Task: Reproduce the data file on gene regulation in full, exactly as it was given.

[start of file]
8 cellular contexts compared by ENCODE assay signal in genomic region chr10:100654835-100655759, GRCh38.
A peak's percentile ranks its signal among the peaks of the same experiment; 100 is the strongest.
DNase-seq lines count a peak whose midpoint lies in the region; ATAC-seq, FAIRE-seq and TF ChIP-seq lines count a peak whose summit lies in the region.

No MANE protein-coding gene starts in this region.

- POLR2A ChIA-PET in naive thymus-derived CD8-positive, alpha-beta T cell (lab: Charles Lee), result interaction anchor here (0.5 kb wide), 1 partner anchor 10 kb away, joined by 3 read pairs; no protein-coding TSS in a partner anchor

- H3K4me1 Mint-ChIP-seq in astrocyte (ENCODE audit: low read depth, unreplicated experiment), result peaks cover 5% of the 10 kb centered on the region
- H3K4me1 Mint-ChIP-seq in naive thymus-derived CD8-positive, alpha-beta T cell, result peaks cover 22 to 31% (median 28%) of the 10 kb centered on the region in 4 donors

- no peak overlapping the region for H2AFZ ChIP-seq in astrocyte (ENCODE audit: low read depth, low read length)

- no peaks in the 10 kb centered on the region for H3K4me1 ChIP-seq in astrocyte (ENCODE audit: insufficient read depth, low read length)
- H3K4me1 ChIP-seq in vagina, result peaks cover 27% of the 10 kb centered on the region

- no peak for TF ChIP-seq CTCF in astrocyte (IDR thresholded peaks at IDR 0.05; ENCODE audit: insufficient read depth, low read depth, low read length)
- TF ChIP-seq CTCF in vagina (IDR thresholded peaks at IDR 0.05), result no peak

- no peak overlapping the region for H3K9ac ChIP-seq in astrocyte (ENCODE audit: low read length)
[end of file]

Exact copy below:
8 cellular contexts compared by ENCODE assay signal in genomic region chr10:100654835-100655759, GRCh38.
A peak's percentile ranks its signal among the peaks of the same experiment; 100 is the strongest.
DNase-seq lines count a peak whose midpoint lies in the region; ATAC-seq, FAIRE-seq and TF ChIP-seq lines count a peak whose summit lies in the region.

No MANE protein-coding gene starts in this region.

- POLR2A ChIA-PET in naive thymus-derived CD8-positive, alpha-beta T cell (lab: Charles Lee), result interaction anchor here (0.5 kb wide), 1 partner anchor 10 kb away, joined by 3 read pairs; no protein-coding TSS in a partner anchor

- H3K4me1 Mint-ChIP-seq in astrocyte (ENCODE audit: low read depth, unreplicated experiment), result peaks cover 5% of the 10 kb centered on the region
- H3K4me1 Mint-ChIP-seq in naive thymus-derived CD8-positive, alpha-beta T cell, result peaks cover 22 to 31% (median 28%) of the 10 kb centered on the region in 4 donors

- no peak overlapping the region for H2AFZ ChIP-seq in astrocyte (ENCODE audit: low read depth, low read length)

- no peaks in the 10 kb centered on the region for H3K4me1 ChIP-seq in astrocyte (ENCODE audit: insufficient read depth, low read length)
- H3K4me1 ChIP-seq in vagina, result peaks cover 27% of the 10 kb centered on the region

- no peak for TF ChIP-seq CTCF in astrocyte (IDR thresholded peaks at IDR 0.05; ENCODE audit: insufficient read depth, low read depth, low read length)
- TF ChIP-seq CTCF in vagina (IDR thresholded peaks at IDR 0.05), result no peak

- no peak overlapping the region for H3K9ac ChIP-seq in astrocyte (ENCODE audit: low read length)